A magazine for Africans and friends of Africa...Our Voices, Our Vision, Our Culture

  << BACK TO ISSUE   
City of God
By Gabriel Packard
No one had been able to penetrate the 'favelas' or slum neighborhoods of Rio and their youth gangs until Rocket - a young black teenager with a gifted eye and quick hand with a camera - snapped gang leaders, crooked cops and the rest. The story of Rocket (Alexandre Rodrigues, the film's sturdy moral center), L'il Dice (Leandro Firmino da Hora), Carrot (Matheus Nachtergaele) and dozens more of the favela's violent children has been captured in a powerful new docu-drama, 'City of God.
Drawing energy and inspiration directly from Cidade de Deus (City of God), a subsidized complex on the outskirts of Rio housing the dwellers of the capital's shanty-towns, director Fernando Meirelles gives the film a texture of stripped-to-the-bone reality.

Formerly Brazil 's top director of commercials, Meirelles uses his expertise in experimental film to surprise us with fresh, sometimes raw images. The film follows 15 years of escalating violence in the 'hood. No judgment is passed on its subjects- if they did not hang out with people who smoked pot, or dealt it, they would have no friends at all.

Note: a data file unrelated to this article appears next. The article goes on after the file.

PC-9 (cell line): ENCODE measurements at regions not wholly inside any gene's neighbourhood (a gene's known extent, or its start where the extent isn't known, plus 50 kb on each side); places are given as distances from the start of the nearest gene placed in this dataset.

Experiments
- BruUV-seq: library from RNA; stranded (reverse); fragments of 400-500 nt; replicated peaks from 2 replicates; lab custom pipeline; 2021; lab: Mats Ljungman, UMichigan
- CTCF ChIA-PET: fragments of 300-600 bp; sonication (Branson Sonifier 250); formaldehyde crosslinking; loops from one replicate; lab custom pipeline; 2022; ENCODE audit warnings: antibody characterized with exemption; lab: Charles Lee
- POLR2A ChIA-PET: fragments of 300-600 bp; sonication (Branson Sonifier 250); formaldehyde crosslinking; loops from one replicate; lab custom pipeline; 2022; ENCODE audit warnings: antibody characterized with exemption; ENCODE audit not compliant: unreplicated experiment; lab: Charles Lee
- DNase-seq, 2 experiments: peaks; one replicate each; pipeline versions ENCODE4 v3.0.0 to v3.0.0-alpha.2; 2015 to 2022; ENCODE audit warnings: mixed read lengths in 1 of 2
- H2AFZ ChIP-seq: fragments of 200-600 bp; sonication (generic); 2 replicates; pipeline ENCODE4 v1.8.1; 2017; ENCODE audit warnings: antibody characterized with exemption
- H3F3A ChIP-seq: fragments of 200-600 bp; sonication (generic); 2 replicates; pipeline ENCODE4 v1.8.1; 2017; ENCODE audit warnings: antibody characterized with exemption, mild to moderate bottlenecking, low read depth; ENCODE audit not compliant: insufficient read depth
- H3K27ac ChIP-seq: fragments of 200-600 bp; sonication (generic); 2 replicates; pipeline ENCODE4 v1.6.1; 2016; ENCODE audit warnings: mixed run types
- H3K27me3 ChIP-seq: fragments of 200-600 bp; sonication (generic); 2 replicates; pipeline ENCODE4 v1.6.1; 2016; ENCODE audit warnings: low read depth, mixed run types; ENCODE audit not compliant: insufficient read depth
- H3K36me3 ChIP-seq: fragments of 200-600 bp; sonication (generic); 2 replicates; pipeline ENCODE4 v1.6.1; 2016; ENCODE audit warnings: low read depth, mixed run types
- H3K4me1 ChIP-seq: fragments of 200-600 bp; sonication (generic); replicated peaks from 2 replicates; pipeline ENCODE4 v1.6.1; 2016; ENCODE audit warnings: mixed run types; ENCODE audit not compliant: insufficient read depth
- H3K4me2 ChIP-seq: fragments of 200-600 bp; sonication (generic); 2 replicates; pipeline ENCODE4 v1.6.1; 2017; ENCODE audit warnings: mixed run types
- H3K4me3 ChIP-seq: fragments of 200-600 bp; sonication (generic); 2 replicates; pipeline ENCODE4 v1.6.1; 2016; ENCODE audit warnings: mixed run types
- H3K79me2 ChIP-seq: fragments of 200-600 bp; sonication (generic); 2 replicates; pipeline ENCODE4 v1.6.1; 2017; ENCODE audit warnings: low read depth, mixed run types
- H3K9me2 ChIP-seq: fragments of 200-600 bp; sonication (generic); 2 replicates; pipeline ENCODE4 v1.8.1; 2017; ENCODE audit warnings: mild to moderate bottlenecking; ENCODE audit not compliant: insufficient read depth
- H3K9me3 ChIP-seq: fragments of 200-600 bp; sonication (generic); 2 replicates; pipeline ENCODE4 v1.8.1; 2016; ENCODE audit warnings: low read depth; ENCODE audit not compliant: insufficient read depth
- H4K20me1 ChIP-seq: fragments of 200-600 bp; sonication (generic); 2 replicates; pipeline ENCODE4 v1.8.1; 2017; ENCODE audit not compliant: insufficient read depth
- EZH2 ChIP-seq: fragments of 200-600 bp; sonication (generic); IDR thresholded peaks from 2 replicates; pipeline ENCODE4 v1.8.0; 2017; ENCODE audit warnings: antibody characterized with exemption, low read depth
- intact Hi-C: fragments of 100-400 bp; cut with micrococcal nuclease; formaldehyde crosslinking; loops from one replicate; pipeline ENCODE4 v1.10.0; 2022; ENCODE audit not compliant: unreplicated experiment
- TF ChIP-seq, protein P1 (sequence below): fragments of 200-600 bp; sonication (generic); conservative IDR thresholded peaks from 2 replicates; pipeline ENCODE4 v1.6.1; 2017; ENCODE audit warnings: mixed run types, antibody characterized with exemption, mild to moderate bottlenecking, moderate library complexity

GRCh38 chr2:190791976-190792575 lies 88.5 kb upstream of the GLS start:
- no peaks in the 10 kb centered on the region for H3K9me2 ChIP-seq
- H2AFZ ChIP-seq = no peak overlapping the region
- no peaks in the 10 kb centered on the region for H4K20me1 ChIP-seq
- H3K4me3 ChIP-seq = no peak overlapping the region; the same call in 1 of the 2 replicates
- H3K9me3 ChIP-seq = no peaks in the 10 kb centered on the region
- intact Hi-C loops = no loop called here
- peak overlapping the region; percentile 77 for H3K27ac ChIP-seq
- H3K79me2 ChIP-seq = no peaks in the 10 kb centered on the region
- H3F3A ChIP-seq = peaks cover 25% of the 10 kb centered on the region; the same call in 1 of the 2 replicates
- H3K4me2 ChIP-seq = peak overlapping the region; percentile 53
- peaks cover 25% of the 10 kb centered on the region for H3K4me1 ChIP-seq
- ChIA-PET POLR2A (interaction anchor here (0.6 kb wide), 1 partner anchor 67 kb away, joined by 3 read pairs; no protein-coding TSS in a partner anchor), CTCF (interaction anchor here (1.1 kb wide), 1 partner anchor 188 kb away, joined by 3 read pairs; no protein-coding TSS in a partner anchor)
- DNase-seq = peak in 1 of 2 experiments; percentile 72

In one scene that distils that way of life, the pint-size but crafty Li'l Dice and his gang come across The Runts, a disheveled band of street children who have been robbing in Li'l Dice's territory. Gang members corner a couple of Runts and casually train their guns on the younger of the two. Li'l Dice gives him a choice: Do you want us to shoot you in the hand or the foot? The child starts crying. Then, after a few threats, the child holds out his hand. They shoot him in the foot. Li'l Dice laughs maniacally, then, as the kid hobbles off, shouts after him, Don't limp!

Each pull of the trigger develops the story. Meirelles achieves this by dividing 'City of God ' into three chapters, each marking a rise in bloodshed, an increase in the size of the weapons, and a change in the significance of the act of killing. The 106 children who play the gang members in this movie come from the favela. To be in the movie, they had to agree to stop dealing drugs. After auditioning, they were trained in improvisational acting, and, in the end, wrote 70 percent of the script.
<< BACK TO ISSUE